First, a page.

AN EXAMINATION OF SCOTCH INTELLECT DURING THE SEVENTEENTH AND EIGHTEENTH CENTURIES — H.T. Buckle

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“Have you read Buckle’s second volume? It has interested me greatly; I do not care whether his views are right or wrong, but I should think they contained much truth. There is a noble love of advancement and truth throughout, and to my taste he is the very best writer of the English language that ever lived.” — CHARLES DARWIN
…The aspects of Scottish history to which Buckle turned his attention were ones that worried his contemporaries as much as himself Why was there such a difference in outlook between the Scots and the English? Why was the church history of the two countries so different? Why had the Scots apparently reacted in such a different way from the French and the English to the eighteenth-century Enlightenment? Why, above all, had Scotland produced a clerically-dominated religious revival in the first half of the nineteenth century, which had served to make Scotland unintelligible to the English, and had apparently reestablished a system of clerical tyranny?
For Buckle the answer to all these questions lay in the Scottish preference for deduction over induction. In England intellectual development had followed inductive lines—pref erring inferences drawn from experience to deductions drawn from hypotheses. In Scotland the preference had been all the other way—deductions drawn from theoretical propositions dominated Scottish thought and made for the tyranny of religious bigotry.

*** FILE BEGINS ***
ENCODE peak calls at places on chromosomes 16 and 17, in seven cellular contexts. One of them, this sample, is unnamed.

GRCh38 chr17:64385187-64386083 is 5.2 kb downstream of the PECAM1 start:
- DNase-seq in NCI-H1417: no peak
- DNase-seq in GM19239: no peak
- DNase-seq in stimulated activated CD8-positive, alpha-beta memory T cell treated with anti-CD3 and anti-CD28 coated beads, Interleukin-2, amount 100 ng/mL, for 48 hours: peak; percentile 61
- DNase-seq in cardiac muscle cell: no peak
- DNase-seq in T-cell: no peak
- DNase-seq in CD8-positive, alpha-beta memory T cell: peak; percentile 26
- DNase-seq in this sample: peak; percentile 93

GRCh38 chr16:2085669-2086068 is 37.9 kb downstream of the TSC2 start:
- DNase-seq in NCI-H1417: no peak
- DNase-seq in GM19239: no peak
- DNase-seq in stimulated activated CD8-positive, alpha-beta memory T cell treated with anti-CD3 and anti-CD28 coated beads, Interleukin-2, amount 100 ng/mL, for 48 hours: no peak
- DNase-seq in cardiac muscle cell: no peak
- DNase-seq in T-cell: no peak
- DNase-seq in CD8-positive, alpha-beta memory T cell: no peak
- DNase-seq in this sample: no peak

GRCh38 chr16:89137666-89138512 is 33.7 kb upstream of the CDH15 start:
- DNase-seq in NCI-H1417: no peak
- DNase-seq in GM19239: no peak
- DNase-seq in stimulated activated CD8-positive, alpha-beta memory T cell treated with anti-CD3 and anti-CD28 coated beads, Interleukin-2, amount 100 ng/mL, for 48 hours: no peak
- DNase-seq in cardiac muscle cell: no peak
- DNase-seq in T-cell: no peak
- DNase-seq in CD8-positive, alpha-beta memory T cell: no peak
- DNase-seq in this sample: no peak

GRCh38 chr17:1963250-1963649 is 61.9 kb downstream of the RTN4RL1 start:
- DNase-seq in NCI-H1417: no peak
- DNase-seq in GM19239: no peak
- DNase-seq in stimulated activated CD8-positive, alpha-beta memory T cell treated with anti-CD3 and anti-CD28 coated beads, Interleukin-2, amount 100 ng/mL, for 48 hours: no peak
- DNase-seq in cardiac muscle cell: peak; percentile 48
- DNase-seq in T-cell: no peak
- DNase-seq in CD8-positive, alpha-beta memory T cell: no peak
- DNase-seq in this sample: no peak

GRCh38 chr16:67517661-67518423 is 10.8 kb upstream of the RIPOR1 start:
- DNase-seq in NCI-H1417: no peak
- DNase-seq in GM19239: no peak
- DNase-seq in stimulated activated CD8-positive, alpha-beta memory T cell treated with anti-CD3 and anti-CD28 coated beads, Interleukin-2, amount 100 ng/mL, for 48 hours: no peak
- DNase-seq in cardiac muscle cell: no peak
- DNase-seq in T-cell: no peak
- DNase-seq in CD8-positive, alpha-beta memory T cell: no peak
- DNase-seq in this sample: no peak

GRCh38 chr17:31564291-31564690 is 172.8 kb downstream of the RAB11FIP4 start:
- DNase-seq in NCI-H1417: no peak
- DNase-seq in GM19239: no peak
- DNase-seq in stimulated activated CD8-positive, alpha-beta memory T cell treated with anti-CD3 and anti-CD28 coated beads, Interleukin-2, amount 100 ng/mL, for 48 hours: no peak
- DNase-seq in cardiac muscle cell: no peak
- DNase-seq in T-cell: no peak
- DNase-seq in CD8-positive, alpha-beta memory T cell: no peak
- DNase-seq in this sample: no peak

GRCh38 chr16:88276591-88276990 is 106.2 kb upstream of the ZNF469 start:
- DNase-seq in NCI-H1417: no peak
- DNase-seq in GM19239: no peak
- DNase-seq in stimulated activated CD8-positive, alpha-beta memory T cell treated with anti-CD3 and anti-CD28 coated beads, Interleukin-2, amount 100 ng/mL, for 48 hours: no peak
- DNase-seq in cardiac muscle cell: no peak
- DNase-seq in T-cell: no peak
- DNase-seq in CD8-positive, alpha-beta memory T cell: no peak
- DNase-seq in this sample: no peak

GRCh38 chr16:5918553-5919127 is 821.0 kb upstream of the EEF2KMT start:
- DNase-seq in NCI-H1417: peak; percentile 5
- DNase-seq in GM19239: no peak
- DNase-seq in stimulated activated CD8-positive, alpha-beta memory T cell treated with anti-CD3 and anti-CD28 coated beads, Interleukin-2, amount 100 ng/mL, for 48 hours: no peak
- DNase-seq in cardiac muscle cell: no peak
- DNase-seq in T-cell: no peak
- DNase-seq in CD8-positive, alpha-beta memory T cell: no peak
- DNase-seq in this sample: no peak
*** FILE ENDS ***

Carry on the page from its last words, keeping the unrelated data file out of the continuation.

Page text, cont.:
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“Have you read Buckle’s second volume? It has interested me greatly; I do not care whether his views are right or wrong, but I should think they contained much truth. There is a noble love of advancement and truth throughout, and to my taste he is the very best writer of the English language that ever lived.” — CHARLES DARWIN …The aspects of Scottish history to which Buckle turned his attention were ones that worried his contemporaries as much as himself Why was there such a difference in outlook between the Scots and the English? Why was the church history of the two countries so different? Why had the Scots apparently reacted in such a different way from the French and the English to the eighteenth-century Enlightenment? Why, above all, had Scotland produced a clerically-dominated religious revival in the first half of the nineteenth century, which had served to make Scotland unintelligible to the English, and had apparently reestablished a system of clerical tyranny? For Buckle the answer to all these questions lay in the Scottish preference for deduction over induction. In England intellectual development had followed inductive lines—pref erring inferences drawn from experience to deductions drawn from hypotheses. In Scotland the preference had been all the other way—deductions drawn from theoretical propositions dominated Scottish thought and made for the tyranny of religious bigotry.

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